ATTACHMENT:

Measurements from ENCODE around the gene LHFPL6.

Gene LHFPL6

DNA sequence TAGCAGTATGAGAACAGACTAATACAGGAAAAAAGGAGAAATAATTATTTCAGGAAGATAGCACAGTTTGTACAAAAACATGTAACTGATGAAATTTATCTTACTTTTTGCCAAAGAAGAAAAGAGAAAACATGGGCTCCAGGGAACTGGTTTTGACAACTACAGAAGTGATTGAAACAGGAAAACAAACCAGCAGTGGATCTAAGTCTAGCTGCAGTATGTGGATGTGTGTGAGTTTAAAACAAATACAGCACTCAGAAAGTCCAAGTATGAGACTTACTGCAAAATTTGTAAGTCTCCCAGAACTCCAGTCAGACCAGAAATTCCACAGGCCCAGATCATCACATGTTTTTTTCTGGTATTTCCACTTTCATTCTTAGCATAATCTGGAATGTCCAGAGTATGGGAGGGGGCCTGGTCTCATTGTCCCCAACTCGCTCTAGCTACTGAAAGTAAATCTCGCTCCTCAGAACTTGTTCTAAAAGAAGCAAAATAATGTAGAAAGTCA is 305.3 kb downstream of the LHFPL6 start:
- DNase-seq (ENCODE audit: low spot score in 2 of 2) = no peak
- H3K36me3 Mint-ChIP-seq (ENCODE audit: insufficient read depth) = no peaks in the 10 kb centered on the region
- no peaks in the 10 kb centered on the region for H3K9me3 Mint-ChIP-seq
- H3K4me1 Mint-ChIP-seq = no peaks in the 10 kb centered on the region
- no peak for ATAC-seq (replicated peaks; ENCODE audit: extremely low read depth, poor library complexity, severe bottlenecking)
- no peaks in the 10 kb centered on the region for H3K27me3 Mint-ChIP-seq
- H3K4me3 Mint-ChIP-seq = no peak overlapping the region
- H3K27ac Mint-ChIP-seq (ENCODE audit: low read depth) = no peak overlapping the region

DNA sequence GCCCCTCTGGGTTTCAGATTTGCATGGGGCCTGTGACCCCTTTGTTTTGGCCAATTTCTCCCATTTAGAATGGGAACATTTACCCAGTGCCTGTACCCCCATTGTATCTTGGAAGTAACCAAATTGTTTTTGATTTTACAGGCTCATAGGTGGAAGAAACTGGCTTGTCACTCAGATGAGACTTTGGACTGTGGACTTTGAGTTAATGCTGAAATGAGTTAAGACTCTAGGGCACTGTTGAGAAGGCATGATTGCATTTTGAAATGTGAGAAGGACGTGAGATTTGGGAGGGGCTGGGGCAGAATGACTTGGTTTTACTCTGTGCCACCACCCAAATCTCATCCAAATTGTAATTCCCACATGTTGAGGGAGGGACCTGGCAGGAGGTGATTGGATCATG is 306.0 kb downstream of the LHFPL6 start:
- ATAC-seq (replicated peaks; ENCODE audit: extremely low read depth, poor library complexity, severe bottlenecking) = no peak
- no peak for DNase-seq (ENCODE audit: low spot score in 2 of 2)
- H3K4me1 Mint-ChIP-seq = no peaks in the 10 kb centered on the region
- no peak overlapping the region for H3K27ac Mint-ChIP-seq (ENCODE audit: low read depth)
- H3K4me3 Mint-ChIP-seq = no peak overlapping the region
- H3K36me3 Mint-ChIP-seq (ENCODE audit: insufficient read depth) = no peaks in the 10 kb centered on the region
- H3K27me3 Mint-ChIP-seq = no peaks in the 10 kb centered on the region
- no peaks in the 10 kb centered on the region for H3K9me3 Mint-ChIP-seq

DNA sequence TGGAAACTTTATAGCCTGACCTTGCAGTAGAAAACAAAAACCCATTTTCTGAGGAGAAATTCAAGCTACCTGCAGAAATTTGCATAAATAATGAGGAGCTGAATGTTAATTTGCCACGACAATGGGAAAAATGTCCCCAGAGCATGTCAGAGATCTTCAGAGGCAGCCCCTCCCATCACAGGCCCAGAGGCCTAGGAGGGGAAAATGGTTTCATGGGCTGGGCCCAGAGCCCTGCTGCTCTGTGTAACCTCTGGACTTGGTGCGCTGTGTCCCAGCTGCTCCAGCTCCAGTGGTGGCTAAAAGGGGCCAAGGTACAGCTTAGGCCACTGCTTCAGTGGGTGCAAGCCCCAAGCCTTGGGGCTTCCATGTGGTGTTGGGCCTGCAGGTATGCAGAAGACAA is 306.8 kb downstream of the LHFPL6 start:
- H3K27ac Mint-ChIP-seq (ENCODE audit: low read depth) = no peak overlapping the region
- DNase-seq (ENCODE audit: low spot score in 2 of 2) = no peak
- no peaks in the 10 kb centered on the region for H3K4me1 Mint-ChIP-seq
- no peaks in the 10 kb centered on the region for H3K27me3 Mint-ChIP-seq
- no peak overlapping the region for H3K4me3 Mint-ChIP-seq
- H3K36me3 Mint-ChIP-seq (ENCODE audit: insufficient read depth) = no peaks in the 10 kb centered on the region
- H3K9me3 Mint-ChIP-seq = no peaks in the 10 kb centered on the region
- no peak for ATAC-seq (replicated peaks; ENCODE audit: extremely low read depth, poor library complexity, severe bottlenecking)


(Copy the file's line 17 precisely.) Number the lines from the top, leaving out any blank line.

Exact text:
- H3K4me3 Mint-ChIP-seq = no peak overlapping the region